Everyone who entered the caissons had to pass through a series of air locks to enter the chamber in which they worked, and the greatest danger was in coming up to the surface too quickly. It was named caisson disease because it afflicted workers when they left the compressed atmosphere of the caisson and rapidly reentered the normal (uncompressed) atmosphere. During the construction of the Brooklyn Bridge, numerous workers were either killed or permanently injured by this disease.
This ailment can produce many symptoms. Nitrogen gas bubbles in the bloodstream and tissue can migrate to any part of the body, and its effects may vary from joint pain and rashes to paralysis and death. Caisson disease can cause neuralgia – sharp, shocking pains that follow the path of a damaged nerve. The release of gas bubbles in tissue can cause distress in breathing or total collapse.
Washington Roebling often entered the caissons on the bottom of the East River to supervise the ongoing work, and one day in the spring of 1872 he came to the surface too quickly and was incapacitated. He recovered for a time, but the illness continued to afflict him so badly that he became bedridden.
Roebling would battle the after-effects of caisson disease and its treatment the rest of his life. He may have had additional afflictions, side effects of treatments, or secondary drug addiction. By the end of 1872 he was no longer able to visit the bridge construction site, but he continued to oversee the Brooklyn Bridge project.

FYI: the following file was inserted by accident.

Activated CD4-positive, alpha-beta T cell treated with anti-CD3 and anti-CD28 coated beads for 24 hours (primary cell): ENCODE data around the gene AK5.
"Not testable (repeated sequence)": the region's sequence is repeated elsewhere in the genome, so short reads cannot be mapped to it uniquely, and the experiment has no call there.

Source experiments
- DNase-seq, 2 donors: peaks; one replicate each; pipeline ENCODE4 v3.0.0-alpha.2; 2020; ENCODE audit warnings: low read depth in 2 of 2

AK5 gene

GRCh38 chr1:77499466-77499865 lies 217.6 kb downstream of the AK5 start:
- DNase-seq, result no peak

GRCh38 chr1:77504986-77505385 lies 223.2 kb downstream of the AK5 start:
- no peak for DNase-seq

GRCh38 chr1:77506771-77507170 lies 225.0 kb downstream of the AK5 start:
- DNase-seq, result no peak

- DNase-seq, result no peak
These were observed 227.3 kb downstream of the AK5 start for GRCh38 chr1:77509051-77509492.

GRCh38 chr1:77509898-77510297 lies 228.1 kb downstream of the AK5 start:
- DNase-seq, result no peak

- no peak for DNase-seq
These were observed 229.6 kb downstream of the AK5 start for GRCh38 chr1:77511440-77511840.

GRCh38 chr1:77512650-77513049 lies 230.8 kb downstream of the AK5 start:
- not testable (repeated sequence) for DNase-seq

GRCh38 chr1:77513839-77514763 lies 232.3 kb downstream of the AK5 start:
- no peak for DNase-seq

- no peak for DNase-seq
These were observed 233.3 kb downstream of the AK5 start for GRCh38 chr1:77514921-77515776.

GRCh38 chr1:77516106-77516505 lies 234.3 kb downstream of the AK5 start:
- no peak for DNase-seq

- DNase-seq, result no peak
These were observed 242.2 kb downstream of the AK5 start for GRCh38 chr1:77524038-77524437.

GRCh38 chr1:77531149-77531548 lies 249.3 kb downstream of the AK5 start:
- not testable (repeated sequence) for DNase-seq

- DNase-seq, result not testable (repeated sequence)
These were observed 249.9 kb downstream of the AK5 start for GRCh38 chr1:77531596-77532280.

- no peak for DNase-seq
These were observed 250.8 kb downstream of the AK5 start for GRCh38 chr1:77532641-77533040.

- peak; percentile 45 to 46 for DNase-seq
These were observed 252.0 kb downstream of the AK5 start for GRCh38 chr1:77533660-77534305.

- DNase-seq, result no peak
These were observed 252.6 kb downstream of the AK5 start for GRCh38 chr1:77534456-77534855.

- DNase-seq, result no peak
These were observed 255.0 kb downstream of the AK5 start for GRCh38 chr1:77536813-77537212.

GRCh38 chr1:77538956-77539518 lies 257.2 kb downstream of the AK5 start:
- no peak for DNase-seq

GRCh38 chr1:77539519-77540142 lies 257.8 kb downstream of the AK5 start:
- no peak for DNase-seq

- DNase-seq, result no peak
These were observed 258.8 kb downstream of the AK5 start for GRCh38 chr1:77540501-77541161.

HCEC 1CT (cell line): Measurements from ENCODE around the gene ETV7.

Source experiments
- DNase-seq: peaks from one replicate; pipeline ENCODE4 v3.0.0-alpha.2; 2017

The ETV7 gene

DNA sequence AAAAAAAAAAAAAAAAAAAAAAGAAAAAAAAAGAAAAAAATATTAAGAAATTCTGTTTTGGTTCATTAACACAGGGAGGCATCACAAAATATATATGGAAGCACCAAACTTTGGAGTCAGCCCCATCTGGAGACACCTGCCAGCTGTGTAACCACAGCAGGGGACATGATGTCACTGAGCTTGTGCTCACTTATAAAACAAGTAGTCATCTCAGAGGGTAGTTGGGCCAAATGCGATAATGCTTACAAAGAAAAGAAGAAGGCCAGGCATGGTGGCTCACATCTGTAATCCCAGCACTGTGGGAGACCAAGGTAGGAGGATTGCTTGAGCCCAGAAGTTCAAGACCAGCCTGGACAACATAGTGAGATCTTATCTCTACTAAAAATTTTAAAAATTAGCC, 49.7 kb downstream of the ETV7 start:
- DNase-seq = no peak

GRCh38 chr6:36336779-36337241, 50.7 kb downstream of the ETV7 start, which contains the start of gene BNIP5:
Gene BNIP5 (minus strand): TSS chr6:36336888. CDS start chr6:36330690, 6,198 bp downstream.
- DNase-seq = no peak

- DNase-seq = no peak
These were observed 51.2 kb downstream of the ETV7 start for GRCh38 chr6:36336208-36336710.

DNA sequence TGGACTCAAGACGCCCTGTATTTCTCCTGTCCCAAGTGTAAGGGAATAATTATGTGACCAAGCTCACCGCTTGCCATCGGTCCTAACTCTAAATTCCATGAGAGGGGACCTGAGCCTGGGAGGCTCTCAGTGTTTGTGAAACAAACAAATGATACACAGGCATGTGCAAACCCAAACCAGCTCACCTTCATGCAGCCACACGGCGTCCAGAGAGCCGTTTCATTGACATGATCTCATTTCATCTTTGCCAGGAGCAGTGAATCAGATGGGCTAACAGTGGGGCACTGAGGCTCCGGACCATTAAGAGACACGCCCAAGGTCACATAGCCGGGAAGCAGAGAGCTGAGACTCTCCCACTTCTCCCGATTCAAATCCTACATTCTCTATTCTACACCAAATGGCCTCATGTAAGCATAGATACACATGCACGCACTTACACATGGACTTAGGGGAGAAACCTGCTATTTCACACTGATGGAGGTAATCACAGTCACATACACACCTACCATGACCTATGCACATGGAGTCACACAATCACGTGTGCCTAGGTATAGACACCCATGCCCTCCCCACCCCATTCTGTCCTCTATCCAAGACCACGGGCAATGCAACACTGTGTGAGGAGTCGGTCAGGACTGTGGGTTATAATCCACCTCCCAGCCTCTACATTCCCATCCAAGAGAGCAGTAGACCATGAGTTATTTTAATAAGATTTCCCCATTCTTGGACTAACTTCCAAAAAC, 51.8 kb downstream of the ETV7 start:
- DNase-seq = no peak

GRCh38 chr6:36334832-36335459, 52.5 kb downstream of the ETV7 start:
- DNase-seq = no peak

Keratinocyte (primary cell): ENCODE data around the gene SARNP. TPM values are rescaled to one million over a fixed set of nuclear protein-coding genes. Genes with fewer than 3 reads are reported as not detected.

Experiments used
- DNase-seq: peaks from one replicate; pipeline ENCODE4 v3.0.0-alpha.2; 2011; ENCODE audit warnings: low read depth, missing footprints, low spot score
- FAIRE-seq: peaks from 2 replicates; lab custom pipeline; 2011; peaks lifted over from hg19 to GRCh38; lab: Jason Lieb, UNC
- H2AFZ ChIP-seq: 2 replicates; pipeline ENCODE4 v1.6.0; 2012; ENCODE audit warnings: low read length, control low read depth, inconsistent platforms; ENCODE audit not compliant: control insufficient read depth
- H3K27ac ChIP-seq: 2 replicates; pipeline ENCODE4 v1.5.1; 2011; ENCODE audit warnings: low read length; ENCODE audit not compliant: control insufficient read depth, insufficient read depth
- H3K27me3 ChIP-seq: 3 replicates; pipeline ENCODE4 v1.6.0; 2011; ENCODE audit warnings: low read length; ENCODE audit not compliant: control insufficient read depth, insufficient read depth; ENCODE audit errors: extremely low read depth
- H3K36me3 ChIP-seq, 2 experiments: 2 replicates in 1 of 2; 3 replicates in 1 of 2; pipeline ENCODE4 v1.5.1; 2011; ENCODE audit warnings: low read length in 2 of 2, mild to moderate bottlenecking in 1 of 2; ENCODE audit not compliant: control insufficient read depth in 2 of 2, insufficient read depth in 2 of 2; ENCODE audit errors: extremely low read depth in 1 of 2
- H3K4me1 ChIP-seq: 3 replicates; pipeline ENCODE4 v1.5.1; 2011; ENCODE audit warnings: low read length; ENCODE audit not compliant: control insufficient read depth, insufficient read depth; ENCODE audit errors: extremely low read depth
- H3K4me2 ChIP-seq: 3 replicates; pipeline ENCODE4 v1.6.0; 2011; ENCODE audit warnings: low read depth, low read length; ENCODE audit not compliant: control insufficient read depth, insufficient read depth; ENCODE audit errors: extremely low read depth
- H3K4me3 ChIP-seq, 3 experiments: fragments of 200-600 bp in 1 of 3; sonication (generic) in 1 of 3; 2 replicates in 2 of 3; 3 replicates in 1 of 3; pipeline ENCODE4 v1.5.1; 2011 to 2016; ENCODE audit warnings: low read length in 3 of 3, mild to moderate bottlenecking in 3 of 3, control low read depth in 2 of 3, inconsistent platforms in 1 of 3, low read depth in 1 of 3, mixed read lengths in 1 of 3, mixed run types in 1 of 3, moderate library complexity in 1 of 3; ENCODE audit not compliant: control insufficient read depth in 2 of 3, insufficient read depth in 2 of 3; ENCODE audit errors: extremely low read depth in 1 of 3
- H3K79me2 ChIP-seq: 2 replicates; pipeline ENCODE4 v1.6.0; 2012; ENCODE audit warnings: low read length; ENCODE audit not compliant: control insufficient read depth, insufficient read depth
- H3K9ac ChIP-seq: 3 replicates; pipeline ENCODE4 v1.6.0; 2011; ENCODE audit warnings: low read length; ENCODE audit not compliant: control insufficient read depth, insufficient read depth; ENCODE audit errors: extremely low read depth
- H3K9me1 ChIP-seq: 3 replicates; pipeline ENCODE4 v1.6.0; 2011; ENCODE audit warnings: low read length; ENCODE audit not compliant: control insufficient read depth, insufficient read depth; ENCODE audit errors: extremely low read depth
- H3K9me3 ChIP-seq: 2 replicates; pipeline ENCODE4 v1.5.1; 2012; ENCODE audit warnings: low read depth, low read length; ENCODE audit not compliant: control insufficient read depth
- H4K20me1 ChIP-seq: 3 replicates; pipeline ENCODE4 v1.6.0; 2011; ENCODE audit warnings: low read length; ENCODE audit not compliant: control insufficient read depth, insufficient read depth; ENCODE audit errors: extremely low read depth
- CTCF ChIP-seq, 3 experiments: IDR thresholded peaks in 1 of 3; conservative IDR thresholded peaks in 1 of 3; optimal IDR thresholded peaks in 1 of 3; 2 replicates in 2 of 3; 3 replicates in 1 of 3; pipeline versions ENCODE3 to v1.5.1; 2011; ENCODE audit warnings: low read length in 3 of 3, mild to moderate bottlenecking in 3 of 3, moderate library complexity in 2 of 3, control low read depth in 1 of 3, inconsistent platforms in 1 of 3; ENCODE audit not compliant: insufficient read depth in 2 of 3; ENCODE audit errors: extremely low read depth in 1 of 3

First Woman Engineer
As the only person to visit her husband during his sickness, Emily Warren Roebling relayed information from Washington to his assistants and reported back to him on the progress of the work. She took it upon herself to study the technical issues, learning about strength of materials, stress analysis, cable construction and calculation of catenary curves, and developed an extensive knowledge of the engineering used in bridge building.
Image: Drawing of the completed Brooklyn Bridge
The design provided three safeguard systems and made it six times stronger than it needed to be. To do this, they had to come up with huge cables needed for a suspension bridge twice the length of any other. They created their own by formulating a process of wrapping steel wire into steel ropes and twisting them into cables over fifteen inches thick.
Husband and wife jointly planned the bridge’s continued construction, while Emily took over many of the chief engineer’s duties, including project management. Every day she went to the site to convey her husband’s instructions to the workers and to answer questions. She carried out all face-to-face interviews with contractors, kept detailed records, and represented her husband at social functions. She eventually became so good at the job that many suspected she was the real intelligence behind the bridge.
Meanwhile Washington Roebling remained in their home in Brooklyn Heights and observed the progress at the bridge through a telescope. David McCullough, author of The Great Bridge: The Epic Story of the Building of the Brooklyn Bridge, remarked that “nowhere in the history of great undertakings is there anything comparable” to Roebling conducting the largest and most difficult engineering project ever “in absentia.”
McCullough also wrote this about the lady engineer overseeing the project: